Thanks man - its beginner's luck! To be honest, that was the SECOND attempt at covering the dash. The first time, I used un-backed suede to match the headliner and f-ed it up. Spent two days stripping the stuff off, then stripping the contact cement off and starting over. I learned a lot screwing that up and used those lessons on the vinyl. Once it was done, it was one of those "Well sh*t. That turned out way better than it had any right to." situations. If I can do it, just about anyone can. Go slow, use heat, and use the right materials. Looking at the thread you posted, that person used 3M #90 for the headliner, which is not the right adhesive for the job. I read a lot of posts where #77 and #90 both failed over time due to heat. Use 3M Headliner Adhesive and you'll be all set. 3 cans for a wagon ran me about $60, and the material was another $70 shipped so I'm into the headliner for about $130.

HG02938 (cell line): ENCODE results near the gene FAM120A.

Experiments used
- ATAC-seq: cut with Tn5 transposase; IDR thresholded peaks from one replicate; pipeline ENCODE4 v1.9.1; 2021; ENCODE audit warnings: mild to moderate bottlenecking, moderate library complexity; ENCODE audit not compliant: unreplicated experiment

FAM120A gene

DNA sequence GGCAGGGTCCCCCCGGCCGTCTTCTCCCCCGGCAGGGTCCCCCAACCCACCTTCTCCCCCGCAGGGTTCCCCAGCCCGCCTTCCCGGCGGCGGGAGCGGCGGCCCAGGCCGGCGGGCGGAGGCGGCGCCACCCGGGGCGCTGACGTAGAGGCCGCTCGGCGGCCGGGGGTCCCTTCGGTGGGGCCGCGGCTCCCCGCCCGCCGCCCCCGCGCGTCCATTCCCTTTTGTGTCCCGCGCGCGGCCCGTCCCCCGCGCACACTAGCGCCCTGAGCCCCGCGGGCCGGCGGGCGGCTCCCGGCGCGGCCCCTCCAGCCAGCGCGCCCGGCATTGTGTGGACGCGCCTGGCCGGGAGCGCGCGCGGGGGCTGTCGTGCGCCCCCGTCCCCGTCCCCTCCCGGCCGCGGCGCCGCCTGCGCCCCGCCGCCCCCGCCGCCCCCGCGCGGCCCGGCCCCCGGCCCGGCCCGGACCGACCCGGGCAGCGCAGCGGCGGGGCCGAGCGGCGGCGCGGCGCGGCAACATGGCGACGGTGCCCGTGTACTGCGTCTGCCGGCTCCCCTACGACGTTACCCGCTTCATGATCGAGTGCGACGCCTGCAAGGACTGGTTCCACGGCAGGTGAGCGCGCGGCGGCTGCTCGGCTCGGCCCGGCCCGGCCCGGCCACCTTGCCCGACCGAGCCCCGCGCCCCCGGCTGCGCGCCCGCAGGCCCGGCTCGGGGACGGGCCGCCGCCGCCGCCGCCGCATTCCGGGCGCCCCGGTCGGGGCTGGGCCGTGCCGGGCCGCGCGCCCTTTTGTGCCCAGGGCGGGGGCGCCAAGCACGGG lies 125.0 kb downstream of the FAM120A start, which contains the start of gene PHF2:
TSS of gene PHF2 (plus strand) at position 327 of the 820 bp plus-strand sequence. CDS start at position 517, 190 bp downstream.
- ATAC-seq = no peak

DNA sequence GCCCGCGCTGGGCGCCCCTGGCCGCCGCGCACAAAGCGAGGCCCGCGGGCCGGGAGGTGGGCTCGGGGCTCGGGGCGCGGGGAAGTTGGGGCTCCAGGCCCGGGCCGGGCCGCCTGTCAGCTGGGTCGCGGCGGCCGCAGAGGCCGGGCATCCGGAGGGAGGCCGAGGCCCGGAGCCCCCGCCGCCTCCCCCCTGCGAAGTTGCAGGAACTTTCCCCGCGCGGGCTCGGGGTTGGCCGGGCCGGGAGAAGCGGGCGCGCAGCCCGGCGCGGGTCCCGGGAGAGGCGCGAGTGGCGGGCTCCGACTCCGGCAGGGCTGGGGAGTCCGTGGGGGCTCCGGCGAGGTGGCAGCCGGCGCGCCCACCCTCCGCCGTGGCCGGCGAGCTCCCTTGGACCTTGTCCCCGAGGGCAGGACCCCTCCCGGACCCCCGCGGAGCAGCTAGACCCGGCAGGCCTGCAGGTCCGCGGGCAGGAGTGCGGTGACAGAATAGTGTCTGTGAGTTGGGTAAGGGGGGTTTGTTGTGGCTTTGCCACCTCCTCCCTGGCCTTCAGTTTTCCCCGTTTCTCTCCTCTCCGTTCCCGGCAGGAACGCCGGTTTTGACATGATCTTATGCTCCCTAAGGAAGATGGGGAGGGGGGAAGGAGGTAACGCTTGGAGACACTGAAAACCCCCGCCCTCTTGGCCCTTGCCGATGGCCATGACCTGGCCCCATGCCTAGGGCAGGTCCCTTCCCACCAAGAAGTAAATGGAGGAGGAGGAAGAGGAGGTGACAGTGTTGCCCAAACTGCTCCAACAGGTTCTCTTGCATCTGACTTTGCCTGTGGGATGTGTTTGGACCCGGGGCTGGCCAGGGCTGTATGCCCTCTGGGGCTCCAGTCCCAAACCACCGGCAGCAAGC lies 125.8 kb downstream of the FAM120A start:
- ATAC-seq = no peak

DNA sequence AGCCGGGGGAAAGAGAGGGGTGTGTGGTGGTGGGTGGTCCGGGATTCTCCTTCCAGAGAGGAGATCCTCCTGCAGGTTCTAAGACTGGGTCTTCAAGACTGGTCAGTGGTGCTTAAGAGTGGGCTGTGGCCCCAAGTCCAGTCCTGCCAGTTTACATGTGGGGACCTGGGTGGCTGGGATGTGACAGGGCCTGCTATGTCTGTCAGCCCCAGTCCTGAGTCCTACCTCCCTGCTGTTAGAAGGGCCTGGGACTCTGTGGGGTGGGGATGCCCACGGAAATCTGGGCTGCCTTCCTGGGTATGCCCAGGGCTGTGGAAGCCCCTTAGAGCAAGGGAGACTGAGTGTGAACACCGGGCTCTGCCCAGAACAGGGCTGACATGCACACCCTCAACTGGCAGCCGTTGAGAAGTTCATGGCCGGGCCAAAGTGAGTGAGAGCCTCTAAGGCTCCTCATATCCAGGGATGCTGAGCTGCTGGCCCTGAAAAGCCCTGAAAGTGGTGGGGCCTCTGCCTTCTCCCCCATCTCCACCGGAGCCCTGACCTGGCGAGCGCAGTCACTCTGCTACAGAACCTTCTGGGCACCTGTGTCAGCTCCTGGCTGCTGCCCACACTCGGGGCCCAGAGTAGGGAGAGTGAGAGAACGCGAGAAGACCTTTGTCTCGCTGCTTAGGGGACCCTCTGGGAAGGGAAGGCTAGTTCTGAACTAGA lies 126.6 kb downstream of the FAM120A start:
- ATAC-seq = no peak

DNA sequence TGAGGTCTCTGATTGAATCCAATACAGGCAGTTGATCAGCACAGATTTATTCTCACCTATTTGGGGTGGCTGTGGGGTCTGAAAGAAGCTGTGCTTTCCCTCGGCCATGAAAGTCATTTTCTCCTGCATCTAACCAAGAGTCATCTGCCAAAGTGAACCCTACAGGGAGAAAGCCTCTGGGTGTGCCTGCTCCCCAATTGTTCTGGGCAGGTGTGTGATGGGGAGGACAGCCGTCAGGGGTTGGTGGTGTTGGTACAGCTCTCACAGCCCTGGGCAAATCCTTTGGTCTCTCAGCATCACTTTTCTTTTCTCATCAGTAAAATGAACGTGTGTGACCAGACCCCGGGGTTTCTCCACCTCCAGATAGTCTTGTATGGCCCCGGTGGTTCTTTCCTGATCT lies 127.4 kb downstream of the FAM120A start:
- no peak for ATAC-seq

Wifey is definitely supportive. She's got a good sense of humor about the car. Apparently she tried to get "love her more than the car" into our wedding vows back in May (May the 4th - yes, on-purpose..), but the officiant refused.
 

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Dan, please keep us updated on how the Dakota Digital cluster install goes! I was going to use that with my LS swap. A bit pricey but I like the idea of accurate gauges in a factory layout and the the look of it is the perfect way to modernize my interior the same way I did the drivetrain. Hoping it's a smooth install!
 

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Wifey is definitely supportive. She's got a good sense of humor about the car. Apparently she tried to get "love her more than the car" into our wedding vows back in May (May the 4th - yes, on-purpose..), but the officiant refused.
Any woman I have will be my car's mistress.
 

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And here my wife refers to my two only as "those 2 fat bitches in the garage". haha
I'm really looking forward to seeing this wagon done up Mr. -dan.
 

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Damn that is stunning. I love that dash. I did my dash and head liner in black suede as well. Not only do I love the look but something bout doing things yourself is rewarding. Job well done. You should be proud of yourself. That is a pro job.